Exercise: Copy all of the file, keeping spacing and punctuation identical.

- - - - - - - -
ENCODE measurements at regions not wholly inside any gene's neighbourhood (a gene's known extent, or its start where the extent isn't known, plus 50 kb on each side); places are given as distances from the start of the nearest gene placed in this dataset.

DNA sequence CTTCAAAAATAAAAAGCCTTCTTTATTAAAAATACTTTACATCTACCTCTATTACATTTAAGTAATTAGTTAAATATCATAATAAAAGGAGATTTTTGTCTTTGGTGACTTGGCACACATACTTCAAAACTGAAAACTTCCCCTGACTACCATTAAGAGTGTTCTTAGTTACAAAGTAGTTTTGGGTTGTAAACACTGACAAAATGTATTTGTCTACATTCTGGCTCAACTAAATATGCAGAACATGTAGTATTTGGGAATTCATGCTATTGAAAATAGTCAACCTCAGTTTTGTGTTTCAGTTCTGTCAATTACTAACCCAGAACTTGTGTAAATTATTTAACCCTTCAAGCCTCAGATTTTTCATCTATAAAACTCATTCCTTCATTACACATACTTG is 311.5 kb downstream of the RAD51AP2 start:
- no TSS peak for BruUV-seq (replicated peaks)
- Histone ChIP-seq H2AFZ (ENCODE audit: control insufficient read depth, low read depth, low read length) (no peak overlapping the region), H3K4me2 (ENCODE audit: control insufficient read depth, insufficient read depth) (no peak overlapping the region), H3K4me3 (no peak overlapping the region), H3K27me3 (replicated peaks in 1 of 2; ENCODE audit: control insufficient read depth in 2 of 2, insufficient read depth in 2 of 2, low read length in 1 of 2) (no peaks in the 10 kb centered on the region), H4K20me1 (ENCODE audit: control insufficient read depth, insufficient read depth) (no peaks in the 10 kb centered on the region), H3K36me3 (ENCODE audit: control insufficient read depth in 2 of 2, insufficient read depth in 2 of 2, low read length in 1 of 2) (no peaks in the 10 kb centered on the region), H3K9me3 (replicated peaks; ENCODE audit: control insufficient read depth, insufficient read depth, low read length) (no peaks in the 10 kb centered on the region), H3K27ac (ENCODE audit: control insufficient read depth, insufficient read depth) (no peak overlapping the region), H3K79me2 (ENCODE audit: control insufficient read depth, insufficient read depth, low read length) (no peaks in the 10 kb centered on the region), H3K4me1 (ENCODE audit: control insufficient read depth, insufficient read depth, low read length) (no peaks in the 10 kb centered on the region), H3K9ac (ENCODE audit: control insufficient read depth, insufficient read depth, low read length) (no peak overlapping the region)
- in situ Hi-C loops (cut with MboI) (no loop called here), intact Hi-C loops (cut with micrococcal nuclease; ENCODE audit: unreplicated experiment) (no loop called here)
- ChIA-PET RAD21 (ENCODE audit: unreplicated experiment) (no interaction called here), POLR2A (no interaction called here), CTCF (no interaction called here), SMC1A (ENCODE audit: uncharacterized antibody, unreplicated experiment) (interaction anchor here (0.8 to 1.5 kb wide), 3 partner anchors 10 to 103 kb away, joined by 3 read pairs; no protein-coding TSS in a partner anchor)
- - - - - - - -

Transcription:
ENCODE measurements at regions not wholly inside any gene's neighbourhood (a gene's known extent, or its start where the extent isn't known, plus 50 kb on each side); places are given as distances from the start of the nearest gene placed in this dataset.

DNA sequence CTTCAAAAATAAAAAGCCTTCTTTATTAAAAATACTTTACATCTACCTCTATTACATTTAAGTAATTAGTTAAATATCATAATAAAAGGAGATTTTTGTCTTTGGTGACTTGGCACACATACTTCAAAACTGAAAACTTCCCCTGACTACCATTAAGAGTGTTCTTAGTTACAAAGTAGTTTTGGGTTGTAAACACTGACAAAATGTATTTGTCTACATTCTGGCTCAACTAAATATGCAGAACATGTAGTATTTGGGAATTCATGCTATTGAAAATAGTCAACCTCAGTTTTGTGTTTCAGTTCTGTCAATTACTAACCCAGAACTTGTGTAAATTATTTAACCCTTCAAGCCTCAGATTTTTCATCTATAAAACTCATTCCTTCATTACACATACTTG is 311.5 kb downstream of the RAD51AP2 start:
- no TSS peak for BruUV-seq (replicated peaks)
- Histone ChIP-seq H2AFZ (ENCODE audit: control insufficient read depth, low read depth, low read length) (no peak overlapping the region), H3K4me2 (ENCODE audit: control insufficient read depth, insufficient read depth) (no peak overlapping the region), H3K4me3 (no peak overlapping the region), H3K27me3 (replicated peaks in 1 of 2; ENCODE audit: control insufficient read depth in 2 of 2, insufficient read depth in 2 of 2, low read length in 1 of 2) (no peaks in the 10 kb centered on the region), H4K20me1 (ENCODE audit: control insufficient read depth, insufficient read depth) (no peaks in the 10 kb centered on the region), H3K36me3 (ENCODE audit: control insufficient read depth in 2 of 2, insufficient read depth in 2 of 2, low read length in 1 of 2) (no peaks in the 10 kb centered on the region), H3K9me3 (replicated peaks; ENCODE audit: control insufficient read depth, insufficient read depth, low read length) (no peaks in the 10 kb centered on the region), H3K27ac (ENCODE audit: control insufficient read depth, insufficient read depth) (no peak overlapping the region), H3K79me2 (ENCODE audit: control insufficient read depth, insufficient read depth, low read length) (no peaks in the 10 kb centered on the region), H3K4me1 (ENCODE audit: control insufficient read depth, insufficient read depth, low read length) (no peaks in the 10 kb centered on the region), H3K9ac (ENCODE audit: control insufficient read depth, insufficient read depth, low read length) (no peak overlapping the region)
- in situ Hi-C loops (cut with MboI) (no loop called here), intact Hi-C loops (cut with micrococcal nuclease; ENCODE audit: unreplicated experiment) (no loop called here)
- ChIA-PET RAD21 (ENCODE audit: unreplicated experiment) (no interaction called here), POLR2A (no interaction called here), CTCF (no interaction called here), SMC1A (ENCODE audit: uncharacterized antibody, unreplicated experiment) (interaction anchor here (0.8 to 1.5 kb wide), 3 partner anchors 10 to 103 kb away, joined by 3 read pairs; no protein-coding TSS in a partner anchor)